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Study tests for drugs in Tennessee River system

Study tests for drugs in Tennessee River system

Posted: Monday, September 15, 2008 8:21 pm
By: AP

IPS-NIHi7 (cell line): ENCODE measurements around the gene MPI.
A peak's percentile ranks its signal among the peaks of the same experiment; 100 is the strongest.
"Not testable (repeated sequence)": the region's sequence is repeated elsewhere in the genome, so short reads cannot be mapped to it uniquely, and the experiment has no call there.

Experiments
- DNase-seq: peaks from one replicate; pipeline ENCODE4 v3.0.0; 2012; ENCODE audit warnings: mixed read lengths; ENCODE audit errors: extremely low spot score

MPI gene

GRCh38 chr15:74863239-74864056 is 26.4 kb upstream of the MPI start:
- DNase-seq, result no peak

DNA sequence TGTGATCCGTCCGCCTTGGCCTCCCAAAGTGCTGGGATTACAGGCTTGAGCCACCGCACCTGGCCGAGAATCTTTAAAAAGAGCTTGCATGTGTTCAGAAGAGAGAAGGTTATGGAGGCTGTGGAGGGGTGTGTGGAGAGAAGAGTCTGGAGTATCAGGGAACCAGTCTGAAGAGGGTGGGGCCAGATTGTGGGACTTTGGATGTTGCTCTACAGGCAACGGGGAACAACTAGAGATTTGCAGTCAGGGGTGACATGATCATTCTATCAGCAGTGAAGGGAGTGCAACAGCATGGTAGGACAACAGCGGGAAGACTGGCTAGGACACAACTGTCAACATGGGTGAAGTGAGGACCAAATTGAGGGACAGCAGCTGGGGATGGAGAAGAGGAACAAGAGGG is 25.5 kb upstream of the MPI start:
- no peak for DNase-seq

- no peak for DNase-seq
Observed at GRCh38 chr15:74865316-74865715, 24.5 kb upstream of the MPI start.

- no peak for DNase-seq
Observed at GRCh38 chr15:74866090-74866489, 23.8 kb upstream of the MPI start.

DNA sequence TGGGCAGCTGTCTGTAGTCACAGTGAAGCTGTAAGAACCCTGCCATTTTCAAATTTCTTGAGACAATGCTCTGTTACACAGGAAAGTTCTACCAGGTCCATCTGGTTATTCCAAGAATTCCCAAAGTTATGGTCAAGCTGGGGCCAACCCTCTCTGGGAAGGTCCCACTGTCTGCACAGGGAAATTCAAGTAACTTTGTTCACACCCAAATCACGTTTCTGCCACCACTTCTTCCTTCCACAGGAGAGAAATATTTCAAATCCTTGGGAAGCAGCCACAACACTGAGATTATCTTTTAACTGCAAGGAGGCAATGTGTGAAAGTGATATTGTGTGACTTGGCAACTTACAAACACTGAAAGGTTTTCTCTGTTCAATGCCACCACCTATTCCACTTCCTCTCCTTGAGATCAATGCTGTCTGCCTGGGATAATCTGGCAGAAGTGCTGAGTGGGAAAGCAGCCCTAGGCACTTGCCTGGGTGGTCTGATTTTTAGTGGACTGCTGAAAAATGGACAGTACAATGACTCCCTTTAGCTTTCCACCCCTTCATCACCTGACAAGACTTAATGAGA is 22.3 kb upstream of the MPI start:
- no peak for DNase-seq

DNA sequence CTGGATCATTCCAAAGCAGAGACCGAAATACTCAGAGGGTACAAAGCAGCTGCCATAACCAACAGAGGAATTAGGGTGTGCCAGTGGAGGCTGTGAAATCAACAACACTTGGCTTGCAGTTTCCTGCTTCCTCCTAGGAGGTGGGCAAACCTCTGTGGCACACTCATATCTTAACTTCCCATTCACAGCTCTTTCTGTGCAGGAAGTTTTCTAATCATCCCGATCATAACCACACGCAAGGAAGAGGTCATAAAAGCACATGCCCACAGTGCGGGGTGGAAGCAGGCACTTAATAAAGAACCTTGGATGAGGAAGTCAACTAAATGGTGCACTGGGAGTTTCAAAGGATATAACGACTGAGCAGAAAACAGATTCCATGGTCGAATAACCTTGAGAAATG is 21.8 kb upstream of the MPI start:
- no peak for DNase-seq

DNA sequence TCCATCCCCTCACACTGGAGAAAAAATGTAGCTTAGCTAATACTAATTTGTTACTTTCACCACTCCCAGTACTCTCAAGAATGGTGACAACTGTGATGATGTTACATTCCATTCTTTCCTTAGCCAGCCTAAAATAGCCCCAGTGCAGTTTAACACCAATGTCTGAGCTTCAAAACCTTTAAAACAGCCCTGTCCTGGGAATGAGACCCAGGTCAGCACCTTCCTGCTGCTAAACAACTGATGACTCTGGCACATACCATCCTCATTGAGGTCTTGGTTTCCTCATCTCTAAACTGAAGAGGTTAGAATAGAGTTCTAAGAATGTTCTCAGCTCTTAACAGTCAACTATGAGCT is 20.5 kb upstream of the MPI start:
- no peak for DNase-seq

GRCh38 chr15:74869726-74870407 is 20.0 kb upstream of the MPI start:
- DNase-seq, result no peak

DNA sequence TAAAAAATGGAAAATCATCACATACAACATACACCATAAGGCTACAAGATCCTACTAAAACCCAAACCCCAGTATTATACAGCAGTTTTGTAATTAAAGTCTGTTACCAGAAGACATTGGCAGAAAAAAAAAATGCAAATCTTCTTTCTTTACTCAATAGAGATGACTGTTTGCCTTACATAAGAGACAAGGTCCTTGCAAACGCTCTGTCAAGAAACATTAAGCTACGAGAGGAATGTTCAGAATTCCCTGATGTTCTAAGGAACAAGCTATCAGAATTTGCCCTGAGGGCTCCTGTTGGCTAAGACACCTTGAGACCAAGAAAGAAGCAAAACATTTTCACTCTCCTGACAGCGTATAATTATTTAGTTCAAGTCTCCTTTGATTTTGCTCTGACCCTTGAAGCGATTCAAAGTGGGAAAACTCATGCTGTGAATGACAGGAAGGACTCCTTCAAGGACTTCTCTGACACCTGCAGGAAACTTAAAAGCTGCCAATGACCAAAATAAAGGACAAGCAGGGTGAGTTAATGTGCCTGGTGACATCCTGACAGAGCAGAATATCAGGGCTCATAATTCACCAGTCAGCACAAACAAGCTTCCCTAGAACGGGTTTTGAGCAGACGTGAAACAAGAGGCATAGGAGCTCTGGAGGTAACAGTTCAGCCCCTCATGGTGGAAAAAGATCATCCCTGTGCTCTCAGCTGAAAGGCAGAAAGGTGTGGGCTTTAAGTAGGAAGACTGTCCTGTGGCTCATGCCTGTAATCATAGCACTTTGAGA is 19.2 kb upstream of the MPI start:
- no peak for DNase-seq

CHATTANOOGA (AP) — At least 13 common drugs, including caffeine, several antibiotics, antidepressants and substances that lower human cholesterol levels, were found in test samples of Tennessee River, according to a study. Sean Richards, a professor of biological and environmental sciences at the University of Tennessee at Chattanooga, is taking the samples as part of a study conducted with another UTC professor to gauge pharmaceutical concentrations. A landmark study published by the U.S. Geological Survey in 2002 and an Associated Press investigation last March delved into the issue, but neither included studies in Tennessee. The UTC team has spent 2 1/2 years analyzing river water samples from Knoxville to Chattanooga. Richards said so far the drugs have been detected in minuscule proportions, the same as in other areas of the country. As in other studies, the pharmaceuticals were measured in parts per trillion in the local study. “Everyone’s worried about pesticides in the water, but the amount of pharmaceuticals that get dumped in the water via just taking them is going to equal or exceed that of pesticides,” Richards said. “You have to wonder what it’s doing to the ecosystem. If we’re upsetting the balance in any way, it can’t be perceived as a good thing.” Environmental Protection Agency officials have said they believe the water supply is safe, but are looking into water standards for pharmaceuticals. “The U.S. Environmental Protection Agency has not yet set drinking water standards for (pharmaceuticals) at this time, and utilities are not required to test for them,” Meg Lockhart, spokeswoman for the Tennessee Department of Environment and Conservation, said in a written statement to the Chattanooga Times Free Press. But the EPA isn’t ready to take action until scientists are sure about the potential dangers involved, said Suzanne Rudzinski, deputy director for science and technology in the agency’s Office of Water. “We believe the water supply is safe,” Rudzinski said, “We want to figure out what’s going on, and then if it’s appropriate, take action.” The EPA is collecting information from health care facilities about how they are disposing of drugs and trying to educate the public about proper disposal procedures at home to avoid unnecessary dumping. That would reduce but not eliminate the problem, which persists because drugs are excreted naturally into the sewer system through toilets, sinks and showers, according to Christian Daughton, a research scientist with the EPA’s Office of Research and Development. EPA researchers are looking more closely at which pharmaceuticals might be present in sewage sludge and also sampling fish tissues from 154 sites across the country for toxicology testing, including a site on the Tennessee River downstream from Chattanooga, according to EPA spokeswoman Enesta Jones. Those results will not be available until late 2010 or early 2011. Published in The Messenger 9.15.08

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